Choosing office over power has destroyed the Lib Dems

by Kevin Meagher

If a general election were called right now, just one in ten voters
would plump for the Liberal Democrats, according to the latest brace of
opinion polls.

That’s not strictly true, though. YouGov’s tracker poll actually has them on eight percent. It is ComRes that has them scaling the dizzying double-digit heights of 10%.

Either way, this state of affairs represents a not insignificant problem
for our deputy prime minister; the first mate on the deck of our ship of state. Unfortunately for him, however, the party he leads is holed below the waterline and is still taking in the wet stuff.

Of course, polls yoyo up and down. But these dreadful numbers are merely a
symptom of the Lib Dems’ essential malady: they simply have no clear purpose any more.

Like their Edwardian counterparts who went the way of the dodo in the early
1900s, they now cease to have what marketing gurus call a USP – Unique Selling Point.

By joining with the Conservatives, they have trashed their brand as Westminster’s good guys. It is an irrecoverable loss. Their identity and independence is shattered. The price of joining with the “nasty” Tories is losing the “nice” party label. There is no splitting the difference on that point.

Nice people do not vote for the evisceration of the NHS, VAT rises and trebling tuition fees. It is now risible for them to ever be thought of again as “more left wing than Labour”. And as a party of government, they can no longer credibly position themselves as a receptacle for protest votes. The Lib Dems’ problems, therefore, are not cyclical; they are terminal.

Even their reputation as the party of harmless, well-meaning, eccentrics who added to the gaity of nations is gone. The party of Clement Freud, Cyril Smith and Lembit Opik has been replaced in the public’s consciousness by a bunch of stern neo-liberals wedded to Thatcherite economics.

The Lib Dem leadership’s spectacular act of political self-immolation also risks exposing the real tensions and confusion that lies at the very heart of their party. They are, after all, a coalition themselves.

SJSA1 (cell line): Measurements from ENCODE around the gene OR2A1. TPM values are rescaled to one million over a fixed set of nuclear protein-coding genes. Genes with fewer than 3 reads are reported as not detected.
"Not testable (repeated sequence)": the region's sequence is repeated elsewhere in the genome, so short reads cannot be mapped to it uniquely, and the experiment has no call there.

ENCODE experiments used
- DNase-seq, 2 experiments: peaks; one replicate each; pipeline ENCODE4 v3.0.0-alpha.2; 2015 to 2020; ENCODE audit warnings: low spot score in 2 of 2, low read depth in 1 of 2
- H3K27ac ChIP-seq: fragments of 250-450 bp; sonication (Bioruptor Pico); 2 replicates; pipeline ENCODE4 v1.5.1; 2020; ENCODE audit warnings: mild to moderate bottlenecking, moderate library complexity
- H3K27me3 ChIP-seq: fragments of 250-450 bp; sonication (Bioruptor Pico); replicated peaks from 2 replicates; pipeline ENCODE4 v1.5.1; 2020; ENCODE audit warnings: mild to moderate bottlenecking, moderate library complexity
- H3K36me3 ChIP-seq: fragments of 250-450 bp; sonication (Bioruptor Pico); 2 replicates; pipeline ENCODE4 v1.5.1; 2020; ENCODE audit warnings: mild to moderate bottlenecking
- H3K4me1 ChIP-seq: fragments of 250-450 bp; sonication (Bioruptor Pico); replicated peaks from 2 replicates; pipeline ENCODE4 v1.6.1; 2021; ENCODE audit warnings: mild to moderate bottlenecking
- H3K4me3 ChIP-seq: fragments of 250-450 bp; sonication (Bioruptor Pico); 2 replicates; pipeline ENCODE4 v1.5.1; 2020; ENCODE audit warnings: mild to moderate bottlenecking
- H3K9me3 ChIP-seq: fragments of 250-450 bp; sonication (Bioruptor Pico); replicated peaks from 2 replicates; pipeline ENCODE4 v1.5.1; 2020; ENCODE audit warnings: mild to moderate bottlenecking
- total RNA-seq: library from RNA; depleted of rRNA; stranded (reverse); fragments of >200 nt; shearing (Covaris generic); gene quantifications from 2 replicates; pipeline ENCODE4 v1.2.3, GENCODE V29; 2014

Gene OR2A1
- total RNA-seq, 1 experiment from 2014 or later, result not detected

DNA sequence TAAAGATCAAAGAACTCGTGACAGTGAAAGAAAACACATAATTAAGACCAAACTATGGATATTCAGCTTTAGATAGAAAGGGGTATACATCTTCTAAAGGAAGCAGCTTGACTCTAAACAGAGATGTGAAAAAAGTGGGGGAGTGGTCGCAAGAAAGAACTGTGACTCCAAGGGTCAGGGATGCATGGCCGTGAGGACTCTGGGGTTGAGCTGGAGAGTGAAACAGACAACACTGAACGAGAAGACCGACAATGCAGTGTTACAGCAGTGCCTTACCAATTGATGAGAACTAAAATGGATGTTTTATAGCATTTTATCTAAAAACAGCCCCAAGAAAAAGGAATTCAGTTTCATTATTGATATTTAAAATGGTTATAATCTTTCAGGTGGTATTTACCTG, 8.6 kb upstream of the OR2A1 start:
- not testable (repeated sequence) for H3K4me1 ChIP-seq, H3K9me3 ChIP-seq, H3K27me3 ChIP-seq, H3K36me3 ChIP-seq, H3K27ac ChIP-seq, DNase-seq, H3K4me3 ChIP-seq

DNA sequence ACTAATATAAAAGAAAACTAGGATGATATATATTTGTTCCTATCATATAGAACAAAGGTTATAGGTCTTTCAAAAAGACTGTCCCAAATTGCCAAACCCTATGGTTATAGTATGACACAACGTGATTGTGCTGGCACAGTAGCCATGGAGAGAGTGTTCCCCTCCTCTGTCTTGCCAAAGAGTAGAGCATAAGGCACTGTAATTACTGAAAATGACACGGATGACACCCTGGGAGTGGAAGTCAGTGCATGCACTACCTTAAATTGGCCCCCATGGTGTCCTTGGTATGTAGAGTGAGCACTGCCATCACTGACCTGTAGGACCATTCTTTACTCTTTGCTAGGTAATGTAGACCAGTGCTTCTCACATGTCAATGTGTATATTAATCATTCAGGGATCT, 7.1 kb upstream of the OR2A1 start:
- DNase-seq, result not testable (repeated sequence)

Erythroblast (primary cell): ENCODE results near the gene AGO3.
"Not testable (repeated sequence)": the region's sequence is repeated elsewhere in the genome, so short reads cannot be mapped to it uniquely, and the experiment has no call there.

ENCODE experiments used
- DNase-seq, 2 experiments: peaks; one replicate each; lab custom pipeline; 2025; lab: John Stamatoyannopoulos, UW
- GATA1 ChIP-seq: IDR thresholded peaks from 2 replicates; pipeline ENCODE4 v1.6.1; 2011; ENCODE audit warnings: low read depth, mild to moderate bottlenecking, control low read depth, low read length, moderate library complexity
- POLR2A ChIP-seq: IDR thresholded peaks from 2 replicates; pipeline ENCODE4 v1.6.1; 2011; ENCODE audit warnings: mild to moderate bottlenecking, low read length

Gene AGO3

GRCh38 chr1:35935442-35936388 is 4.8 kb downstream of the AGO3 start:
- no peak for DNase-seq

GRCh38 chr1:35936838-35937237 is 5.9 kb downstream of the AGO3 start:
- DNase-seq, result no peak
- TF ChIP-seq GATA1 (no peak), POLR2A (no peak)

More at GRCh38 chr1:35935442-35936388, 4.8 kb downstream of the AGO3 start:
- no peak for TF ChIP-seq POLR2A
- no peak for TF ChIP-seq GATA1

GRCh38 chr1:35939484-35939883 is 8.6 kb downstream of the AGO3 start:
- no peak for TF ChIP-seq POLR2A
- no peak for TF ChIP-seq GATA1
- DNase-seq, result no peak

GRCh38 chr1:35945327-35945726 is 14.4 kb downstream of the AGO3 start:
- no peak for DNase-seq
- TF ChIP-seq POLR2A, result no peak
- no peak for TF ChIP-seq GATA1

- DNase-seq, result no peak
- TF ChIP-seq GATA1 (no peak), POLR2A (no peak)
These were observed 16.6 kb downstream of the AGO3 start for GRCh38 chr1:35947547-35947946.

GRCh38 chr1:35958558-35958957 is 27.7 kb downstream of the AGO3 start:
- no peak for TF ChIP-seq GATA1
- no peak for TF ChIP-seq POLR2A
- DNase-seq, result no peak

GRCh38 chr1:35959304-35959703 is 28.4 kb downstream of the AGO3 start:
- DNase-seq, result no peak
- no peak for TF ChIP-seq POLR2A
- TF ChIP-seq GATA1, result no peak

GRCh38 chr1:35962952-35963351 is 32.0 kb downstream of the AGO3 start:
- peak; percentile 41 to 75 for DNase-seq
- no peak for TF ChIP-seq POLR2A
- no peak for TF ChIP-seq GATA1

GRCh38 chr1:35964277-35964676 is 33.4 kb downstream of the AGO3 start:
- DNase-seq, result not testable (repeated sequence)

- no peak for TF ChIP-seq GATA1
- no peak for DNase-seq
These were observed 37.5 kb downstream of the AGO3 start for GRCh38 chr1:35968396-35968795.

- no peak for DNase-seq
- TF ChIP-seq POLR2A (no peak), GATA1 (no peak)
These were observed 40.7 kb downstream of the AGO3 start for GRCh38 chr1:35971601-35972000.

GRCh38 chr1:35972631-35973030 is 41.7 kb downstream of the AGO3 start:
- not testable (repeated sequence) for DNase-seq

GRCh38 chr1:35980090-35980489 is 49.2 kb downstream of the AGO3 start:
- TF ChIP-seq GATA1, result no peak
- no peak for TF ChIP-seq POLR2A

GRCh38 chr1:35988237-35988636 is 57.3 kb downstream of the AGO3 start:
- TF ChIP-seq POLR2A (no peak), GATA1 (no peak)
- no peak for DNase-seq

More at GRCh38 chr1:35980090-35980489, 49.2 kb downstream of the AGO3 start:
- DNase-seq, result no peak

Old-fashioned contrarian liberals, social democrat nomads from Labour, a
Celtic fringe and pro-European Tories like Clegg all sit uneasily together.
There is no clear narrative, intellectual heritage or innate sense of tribe that binds them all together.

So now that the going has got tough, the Lib Dems have got going. Many of
Labour’s 40,000 new members report themselves as former Lib Dem supporters.

And it will not stop there. Warren Bradley, erstwhile leader of their once-
flagship local authority, Liverpool, told them that back in the summer.
Bradley said he felt “physically sick” at the cuts to the building schools
for the future programme.

Meanwhile, the electoral grim reaper is sharpening his scythe. Bradley
predicts that the Lib Dems “will be wiped out by Labour in the North and the
Tories in the South”. Similar routs are predicted in May’s elections to the
Scottish Parliament and Welsh Assembly.

There is little they can do. They are strapped into David Cameron’s recidivist project and dare not unbuckle themselves prematurely for fear of utter annihilation. So they reason that a slow lingering death with next to no chance of reprieve is still preferable to a quick and certain one at the hands of an electorate they have betrayed more avowedly than any governing party in modern British history.

But it did not have to be like this. Rewind to last April. Nick Clegg’s triumph in the televised leaders’ debates briefly threatened to break British politics’ duopoly, as he responded most ably to the national mood of loathing for our political class.

Clegg is now despised by so many voters precisely because he fleetingly
promised something better. His emergence as just another political chancer intent on scuttling up the greasy poll will live long in the electorate’s

The Lib Dems’ big strategic howler was never asking themselves how they would wield the balance of power in the event of a hung Parliament.

Perhaps the boldest move Clegg could have made was to make it clear that
the Lib Dems are not in fact a party of government at all – and did not seek to be – but rather a party of influence; scrutineers and shapers of government decisions, rather than executors of them.

He should have played the long game, backing a minority Tory administration
on a “confidence and supply” basis and wringing concessions that way. If they
had eschewed the short-term lure of office in return for progress on their
policy goals, the Lib Dems would now have a powerful narrative about why